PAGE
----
OLYMPIA — Attorney General Bob Ferguson and a multistate coalition asked a federal court to allow them to intervene in a lawsuit in order to defend the Affordable Care Act (ACA). More than 800,000 Washingtonians depend on the ACA for their health care.
States led by Texas and Wisconsin filed the most recent challenge to the ACA in February. Those states argue that, because Congress eliminated the tax penalty used as enforcement of the individual mandate in December 2017, the entire ACA is no longer constitutional.
Ferguson, 14 states and the District of Columbia filed a motion to intervene in U.S. District Court for the Northern District of Texas to defend the ACA.
“Without the Affordable Care Act, hundreds of thousands of low-income Washingtonians could lose access to affordable health care, and many more could face devastating cost increases,” Ferguson said. “We cannot count on the current administration to stand up for them. I am taking this action to defend Washingtonians' access to their health care."
Since the ACA went into effect, Washington’s uninsured rate dropped by 60 percent, and now fewer than 6 percent of Washingtonians are without health insurance.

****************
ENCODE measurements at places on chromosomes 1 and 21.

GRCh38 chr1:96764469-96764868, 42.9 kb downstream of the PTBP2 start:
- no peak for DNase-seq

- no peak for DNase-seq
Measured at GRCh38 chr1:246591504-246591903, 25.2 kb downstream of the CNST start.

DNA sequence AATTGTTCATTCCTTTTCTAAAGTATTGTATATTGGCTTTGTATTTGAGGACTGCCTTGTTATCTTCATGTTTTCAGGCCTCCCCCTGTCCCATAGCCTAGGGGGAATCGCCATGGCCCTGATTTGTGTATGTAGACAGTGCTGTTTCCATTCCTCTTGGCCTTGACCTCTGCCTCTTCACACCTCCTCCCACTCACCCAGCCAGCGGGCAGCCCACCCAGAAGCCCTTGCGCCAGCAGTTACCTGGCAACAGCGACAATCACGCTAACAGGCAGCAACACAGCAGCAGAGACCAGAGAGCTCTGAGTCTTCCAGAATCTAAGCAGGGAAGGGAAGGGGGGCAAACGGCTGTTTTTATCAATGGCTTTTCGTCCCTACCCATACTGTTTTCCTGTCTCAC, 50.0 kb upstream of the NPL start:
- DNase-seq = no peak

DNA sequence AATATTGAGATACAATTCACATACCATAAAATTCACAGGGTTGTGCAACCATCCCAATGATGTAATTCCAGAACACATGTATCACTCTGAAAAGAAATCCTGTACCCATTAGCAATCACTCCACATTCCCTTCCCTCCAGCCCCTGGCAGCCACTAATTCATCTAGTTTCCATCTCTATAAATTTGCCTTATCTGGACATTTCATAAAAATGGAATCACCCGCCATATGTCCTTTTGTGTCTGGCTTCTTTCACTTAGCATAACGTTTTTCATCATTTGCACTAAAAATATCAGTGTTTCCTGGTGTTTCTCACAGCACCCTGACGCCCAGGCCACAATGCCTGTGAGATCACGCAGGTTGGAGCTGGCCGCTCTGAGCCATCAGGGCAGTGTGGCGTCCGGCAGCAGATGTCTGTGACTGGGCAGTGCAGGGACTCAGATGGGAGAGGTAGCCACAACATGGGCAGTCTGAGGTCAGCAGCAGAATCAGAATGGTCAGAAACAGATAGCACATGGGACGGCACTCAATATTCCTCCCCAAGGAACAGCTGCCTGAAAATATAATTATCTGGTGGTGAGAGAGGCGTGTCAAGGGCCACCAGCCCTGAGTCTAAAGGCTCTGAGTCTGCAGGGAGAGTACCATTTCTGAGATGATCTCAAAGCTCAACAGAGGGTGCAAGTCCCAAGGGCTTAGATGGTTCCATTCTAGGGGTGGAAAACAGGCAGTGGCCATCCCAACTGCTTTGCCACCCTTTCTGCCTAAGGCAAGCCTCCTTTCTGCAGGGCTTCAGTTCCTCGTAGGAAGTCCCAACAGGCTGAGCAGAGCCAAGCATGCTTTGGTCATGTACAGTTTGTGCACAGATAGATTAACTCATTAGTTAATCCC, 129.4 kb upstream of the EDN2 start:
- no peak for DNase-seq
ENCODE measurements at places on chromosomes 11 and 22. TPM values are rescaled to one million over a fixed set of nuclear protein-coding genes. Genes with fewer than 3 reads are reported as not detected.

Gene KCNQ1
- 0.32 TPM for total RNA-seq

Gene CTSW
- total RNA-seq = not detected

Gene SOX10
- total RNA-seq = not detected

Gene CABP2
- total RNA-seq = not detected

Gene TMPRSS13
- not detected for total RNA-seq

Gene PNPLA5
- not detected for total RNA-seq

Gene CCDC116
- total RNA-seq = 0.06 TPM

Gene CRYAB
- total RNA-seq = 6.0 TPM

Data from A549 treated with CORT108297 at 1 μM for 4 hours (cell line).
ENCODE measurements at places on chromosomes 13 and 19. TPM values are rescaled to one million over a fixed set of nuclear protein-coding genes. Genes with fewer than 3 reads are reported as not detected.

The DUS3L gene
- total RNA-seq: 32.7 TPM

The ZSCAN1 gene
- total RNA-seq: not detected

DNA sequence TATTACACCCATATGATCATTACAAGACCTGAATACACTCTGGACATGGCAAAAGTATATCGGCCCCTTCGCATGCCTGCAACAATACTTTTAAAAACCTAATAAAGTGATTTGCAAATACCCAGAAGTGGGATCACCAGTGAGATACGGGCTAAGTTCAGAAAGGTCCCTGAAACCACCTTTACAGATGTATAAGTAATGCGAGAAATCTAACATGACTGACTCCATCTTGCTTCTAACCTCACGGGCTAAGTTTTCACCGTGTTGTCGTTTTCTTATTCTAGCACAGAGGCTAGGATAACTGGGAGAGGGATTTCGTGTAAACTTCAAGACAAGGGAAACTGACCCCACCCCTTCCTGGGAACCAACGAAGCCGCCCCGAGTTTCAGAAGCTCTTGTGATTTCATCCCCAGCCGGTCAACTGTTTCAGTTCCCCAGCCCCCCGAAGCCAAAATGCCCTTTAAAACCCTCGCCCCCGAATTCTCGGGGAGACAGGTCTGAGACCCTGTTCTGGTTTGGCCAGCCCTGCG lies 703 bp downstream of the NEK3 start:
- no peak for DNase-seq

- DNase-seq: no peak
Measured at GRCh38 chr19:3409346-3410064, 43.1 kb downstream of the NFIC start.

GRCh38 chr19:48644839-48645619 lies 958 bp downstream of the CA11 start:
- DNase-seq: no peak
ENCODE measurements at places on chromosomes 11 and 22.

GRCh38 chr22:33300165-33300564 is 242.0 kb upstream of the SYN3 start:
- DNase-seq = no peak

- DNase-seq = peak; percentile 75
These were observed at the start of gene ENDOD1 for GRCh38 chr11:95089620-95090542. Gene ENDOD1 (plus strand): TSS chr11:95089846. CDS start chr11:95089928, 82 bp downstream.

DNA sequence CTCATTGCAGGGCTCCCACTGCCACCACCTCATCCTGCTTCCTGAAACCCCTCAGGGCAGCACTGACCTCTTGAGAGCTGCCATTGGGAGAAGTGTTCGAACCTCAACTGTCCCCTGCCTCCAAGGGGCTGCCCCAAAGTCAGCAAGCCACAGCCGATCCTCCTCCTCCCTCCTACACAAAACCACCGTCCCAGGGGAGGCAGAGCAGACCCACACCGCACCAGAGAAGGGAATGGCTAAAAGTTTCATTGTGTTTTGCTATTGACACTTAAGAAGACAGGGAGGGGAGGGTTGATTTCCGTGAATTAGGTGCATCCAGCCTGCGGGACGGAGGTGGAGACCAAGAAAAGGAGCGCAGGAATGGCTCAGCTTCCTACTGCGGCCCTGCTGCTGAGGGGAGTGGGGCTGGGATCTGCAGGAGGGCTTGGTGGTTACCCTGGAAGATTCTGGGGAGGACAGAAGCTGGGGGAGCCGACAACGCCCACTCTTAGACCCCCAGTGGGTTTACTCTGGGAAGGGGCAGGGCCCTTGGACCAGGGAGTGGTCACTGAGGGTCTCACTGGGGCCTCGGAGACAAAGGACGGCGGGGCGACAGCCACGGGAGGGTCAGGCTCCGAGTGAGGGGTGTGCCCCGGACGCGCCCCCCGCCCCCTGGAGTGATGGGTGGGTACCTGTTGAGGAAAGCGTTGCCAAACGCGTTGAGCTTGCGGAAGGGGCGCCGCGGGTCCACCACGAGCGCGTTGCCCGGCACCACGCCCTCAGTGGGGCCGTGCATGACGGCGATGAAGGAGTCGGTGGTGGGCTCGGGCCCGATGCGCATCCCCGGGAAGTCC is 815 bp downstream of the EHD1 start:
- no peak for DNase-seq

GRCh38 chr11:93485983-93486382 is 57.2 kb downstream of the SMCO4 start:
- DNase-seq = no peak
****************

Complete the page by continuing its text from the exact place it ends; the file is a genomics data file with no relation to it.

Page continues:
If the ACA is eliminated, Washingtonians would lose an average of $295 per month in federal premium subsidies, and more than 600,000 people enrolled in Apple Health as part of the ACA’s Medicaid expansion would lose coverage. Insurers would once again be allowed to discriminate based on medical history, and patients would again be subject to annual and lifetime limits to their health benefits.
Ferguson has defended the ACA on multiple occasions, including defending against a previous challenge to the law by the U.S. House of Representatives, and filing a lawsuit to ensure critical funding would continue. Ferguson also filed two “friend of the court” briefs in cases challenging tax credits for low- and middle-income people buying health insurance (Halbig v. Burwell and King v. Burwell).
Assistant Attorney General Jeff Sprung is handling the case for Washington.